▶︎ Carmilla is released in UK cinemas on 16 October 2020 and on VOD on 19 October.

Joseph Sheridan Le Fanu’s Carmilla (1872) is the second-most-filmed vampire story, but seldom very faithfully. Carl Dreyer’s Vampyr (1932), notionally based on the novella, takes almost nothing from it, while Roy Ward Baker’s lushly lurid Hammer outing The Vampire Lovers (1970) is unusual in sticking reasonably closely to the plot.

The high concept that’s usually embraced in Carmilla movies is the lesbian relationship of vampire and victim, though Le Fanu’s also stresses the ‘cuckoo in the nest’ story of a stranger taken in by and seducing/transforming/destroying a bourgeois household. As such, Jean Renoir’s Boudu Saved from Drowning (1932) and Katt Shea Ruben’s Poison Ivy (1992) are nearer to the Le Fanu than such vampiric extrapolations as Roger Vadim’s Blood and Roses (1960) and Vicente Aranda’s The Blood Spattered Bride (1972).

Writer-director Emily Harris shifts the story from Austria to England and introduces an unusual ambiguity about whether the peculiar and provocative Carmilla, taken in by the widowed Dr Bauer and his daughter Lara, is really a vampire or simply happens to seem like one. Dogs shun her, she sleeps late, her closeness to Lara leads to a red-lipped blood-sister pact (crucially, Lara tastes Carmilla’s blood first), and she’s mysterious in her origins. This is enough to persuade older authority figures, but perhaps not the audience, that she needs to have a stake pounded through her heart.

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Devrim Lingnau as Carmilla

Lara’s governess, usually played as a minor victim – Kate O’Mara in The Vampire Lovers – is portrayed here with tight-lipped concern by Jessica Raine as a version of the narrator of The Turn of the Screw, jumping to supernatural conclusions informed by her own repressed desires and neuroses. Even before Lara might be tempted by lesbianism or vampirism, Raine’s Miss Fontaine ties the girl’s hand behind her back to school her out of being left-handed – a condition she deems satanic.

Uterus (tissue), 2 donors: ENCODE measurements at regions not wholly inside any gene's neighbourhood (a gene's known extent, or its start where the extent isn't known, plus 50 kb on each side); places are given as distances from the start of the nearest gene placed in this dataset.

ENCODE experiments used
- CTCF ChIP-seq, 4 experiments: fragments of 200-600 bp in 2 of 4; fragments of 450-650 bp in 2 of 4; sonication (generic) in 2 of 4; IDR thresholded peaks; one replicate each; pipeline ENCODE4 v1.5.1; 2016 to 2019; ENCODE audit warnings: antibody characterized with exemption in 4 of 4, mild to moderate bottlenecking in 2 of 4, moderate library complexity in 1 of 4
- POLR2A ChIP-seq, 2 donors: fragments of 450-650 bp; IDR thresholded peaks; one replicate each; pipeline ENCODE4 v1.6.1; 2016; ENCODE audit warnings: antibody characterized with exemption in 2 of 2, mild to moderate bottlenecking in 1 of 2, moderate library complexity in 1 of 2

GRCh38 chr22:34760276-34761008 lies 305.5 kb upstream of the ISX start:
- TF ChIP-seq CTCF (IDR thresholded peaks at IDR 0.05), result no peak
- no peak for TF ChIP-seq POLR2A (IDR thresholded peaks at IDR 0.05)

In its comparative lack of melodrama, its stress on casual cruelty, gloomy pastoral interludes, hints of night-time sensuality and lived-in/on-location period look, this Carmilla almost pastiches the BBC’s 1970s run of classic ghost stories, which extended from M.R. James and Dickens to Leslie Megahey’s Le Fanu adaptation Schalcken the Painter. The distinctive mix of folk tunes and sinister electronic drone in Radiohead drummer Philip Selway’s score also evokes such Carmilla derivatives as John Hancock’s Let’s Scare Jessica to Death and Stephanie Rothman’s The Velvet Vampire (both 1971).

But Harris – abetted by a nicely undefinable Carmilla from Devrim Lingnau, the only person in this whole film who seems to smile, and then only slyly – shapes the material to her own purposes, delivering a quietly shivery, coldly angry fresh reading of a key gothic text.